Since its founding in 1984, CASS remains committed to ending homelessness by providing shelter, case management, housing services, and collaborative wraparound services to those most in need.
Despite the unanticipated difficulties caused by COVID-19, CASS has been vigilant in adapting its services and keeping individuals safe. They have adapted to our community’s changing needs and continue to help prevent and end homelessness for those most affected by the pandemic.
Elderly homelessness has become a humanitarian crisis. Vulnerable seniors comprise nearly 30% of all CASS shelter clients, including 1,138 seniors and 174 veterans age 55 and over. At CASS, this vulnerable group has become a top priority. Aging baby boomers are the fastest-growing population of individuals becoming homeless. Researchers predict the 65 and over homeless population will triple by 2030.
Thanks to the revenue received from our United for the Valley COVID-19 Response Fund, CASS substantially scaled their housing programs to quickly assist residents to transition out of a shelter and into permanent housing.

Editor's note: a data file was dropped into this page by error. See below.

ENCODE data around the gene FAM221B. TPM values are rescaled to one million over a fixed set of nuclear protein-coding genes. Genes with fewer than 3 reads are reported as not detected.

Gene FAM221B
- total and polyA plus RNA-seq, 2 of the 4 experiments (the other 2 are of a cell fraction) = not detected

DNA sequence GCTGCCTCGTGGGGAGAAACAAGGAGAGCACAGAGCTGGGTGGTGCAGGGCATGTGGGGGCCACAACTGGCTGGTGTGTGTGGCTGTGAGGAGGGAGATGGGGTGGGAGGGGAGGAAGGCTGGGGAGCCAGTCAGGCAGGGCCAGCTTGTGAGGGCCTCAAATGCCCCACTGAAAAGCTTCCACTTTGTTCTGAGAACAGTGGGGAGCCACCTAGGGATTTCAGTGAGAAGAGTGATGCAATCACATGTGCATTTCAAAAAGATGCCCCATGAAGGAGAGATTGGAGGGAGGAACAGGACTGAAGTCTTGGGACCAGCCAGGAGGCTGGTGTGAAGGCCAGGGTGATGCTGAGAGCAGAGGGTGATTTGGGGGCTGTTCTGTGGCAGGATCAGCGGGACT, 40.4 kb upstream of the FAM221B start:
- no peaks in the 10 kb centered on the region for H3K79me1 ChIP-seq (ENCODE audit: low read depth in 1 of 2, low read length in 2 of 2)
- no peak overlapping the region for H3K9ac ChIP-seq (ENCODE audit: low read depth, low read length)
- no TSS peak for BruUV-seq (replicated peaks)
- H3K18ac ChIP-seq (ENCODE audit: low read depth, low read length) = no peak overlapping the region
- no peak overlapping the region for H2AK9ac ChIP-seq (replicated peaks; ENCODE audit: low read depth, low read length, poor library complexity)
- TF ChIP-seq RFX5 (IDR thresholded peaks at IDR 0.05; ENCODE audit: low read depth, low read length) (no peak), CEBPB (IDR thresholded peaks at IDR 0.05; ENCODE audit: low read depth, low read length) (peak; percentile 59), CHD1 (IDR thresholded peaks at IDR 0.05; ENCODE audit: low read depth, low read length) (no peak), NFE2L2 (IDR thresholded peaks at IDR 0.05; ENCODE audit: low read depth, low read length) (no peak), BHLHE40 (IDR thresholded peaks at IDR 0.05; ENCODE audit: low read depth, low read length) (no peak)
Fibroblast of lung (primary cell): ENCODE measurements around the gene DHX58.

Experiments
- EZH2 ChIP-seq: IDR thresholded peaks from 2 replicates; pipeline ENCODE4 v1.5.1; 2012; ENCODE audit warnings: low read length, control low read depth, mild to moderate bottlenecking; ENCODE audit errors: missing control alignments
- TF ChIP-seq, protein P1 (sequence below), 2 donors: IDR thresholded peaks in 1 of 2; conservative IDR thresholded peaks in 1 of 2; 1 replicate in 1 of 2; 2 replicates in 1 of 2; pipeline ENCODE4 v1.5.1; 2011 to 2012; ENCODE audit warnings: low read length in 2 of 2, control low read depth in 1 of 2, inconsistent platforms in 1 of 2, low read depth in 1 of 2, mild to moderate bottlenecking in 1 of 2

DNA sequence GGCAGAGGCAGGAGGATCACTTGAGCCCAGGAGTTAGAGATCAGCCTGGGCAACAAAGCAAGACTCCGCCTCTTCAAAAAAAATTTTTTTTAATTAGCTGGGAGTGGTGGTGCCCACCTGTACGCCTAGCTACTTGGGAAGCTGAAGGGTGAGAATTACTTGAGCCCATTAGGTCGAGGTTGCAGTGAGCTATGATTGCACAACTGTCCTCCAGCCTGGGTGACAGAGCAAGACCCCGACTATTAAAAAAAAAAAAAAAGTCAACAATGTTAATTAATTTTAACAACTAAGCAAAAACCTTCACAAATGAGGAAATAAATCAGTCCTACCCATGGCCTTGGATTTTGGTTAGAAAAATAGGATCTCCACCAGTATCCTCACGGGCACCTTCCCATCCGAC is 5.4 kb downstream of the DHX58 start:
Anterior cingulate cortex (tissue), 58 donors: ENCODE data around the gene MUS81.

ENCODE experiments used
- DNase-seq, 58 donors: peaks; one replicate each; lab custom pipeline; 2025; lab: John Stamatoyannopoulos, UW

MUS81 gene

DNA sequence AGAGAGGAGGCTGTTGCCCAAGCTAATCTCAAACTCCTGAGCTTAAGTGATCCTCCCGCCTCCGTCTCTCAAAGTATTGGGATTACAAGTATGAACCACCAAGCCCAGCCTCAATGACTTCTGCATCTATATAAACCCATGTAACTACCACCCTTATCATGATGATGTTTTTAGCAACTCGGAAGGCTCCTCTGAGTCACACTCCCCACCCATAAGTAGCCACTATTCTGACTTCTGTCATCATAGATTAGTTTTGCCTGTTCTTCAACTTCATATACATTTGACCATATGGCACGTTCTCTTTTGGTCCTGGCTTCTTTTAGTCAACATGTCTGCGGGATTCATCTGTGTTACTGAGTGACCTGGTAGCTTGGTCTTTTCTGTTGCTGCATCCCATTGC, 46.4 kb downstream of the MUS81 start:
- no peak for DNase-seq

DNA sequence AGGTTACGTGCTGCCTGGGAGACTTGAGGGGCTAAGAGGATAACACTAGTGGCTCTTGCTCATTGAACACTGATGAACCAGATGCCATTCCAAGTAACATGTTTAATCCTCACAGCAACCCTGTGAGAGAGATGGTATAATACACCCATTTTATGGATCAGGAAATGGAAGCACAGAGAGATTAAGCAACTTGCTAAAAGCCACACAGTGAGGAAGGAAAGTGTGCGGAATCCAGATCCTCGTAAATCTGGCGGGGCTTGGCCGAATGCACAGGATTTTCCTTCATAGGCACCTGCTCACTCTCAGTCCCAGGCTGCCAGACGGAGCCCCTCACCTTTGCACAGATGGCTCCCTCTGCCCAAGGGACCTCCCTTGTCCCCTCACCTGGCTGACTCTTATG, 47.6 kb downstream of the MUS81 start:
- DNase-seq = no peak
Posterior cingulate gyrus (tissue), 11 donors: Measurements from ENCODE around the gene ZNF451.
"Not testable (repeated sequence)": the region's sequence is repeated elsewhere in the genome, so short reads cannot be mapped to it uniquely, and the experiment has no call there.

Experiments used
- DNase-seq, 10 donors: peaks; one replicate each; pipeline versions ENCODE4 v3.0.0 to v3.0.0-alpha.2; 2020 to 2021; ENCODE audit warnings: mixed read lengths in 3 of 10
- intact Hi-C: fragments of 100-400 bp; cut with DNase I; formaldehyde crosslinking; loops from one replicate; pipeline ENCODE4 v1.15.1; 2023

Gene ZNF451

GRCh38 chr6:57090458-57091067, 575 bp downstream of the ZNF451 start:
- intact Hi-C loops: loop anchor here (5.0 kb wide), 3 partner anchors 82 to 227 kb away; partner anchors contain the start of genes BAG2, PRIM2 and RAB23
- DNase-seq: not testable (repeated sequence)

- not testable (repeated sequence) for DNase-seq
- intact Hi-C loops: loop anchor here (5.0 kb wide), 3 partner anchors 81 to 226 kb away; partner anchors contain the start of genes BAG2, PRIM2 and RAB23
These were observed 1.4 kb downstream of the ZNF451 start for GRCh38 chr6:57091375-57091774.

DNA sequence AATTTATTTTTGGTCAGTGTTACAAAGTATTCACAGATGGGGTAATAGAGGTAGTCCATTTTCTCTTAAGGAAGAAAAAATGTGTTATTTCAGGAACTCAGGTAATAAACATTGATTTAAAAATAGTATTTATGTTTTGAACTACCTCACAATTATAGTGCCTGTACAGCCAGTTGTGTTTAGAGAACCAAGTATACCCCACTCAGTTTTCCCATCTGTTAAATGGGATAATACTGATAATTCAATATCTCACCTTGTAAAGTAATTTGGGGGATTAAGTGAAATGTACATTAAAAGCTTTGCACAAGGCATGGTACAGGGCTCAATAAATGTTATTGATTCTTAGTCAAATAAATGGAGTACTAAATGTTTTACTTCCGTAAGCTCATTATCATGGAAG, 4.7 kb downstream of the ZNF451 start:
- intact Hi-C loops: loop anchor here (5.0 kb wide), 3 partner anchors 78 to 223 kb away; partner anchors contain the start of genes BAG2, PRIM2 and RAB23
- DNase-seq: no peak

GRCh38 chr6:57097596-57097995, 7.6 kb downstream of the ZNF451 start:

In June 2020, CASS dramatically expanded its services for seniors experiencing homelessness when they opened Project Haven, a temporary shelter for 85 seniors and vulnerable adults. This unique program provides seniors with dignified, safe shelter and intensive services, including mental health, primary care, job support, housing services, and more. Helping residents avoid congregate shelters during the pandemic and receive the targeted services they need to successfully transition into housing.
Project Haven will remain open through September 2021. CASS is in the process of pursuing a permanent Project Haven senior facility that will provide temporary housing to formerly homeless senior citizens beyond the COVID-19 pandemic. With your support, they will offer intensive wrap-around services to help residents transition into permanent housing.
CASS is a great example of maximizing significant partnerships in the community to fill service gaps for seniors. Although they had been building specialized programs before the pandemic, they used their grant dollars to activate innovation and serve senior citizens experiencing homelessness.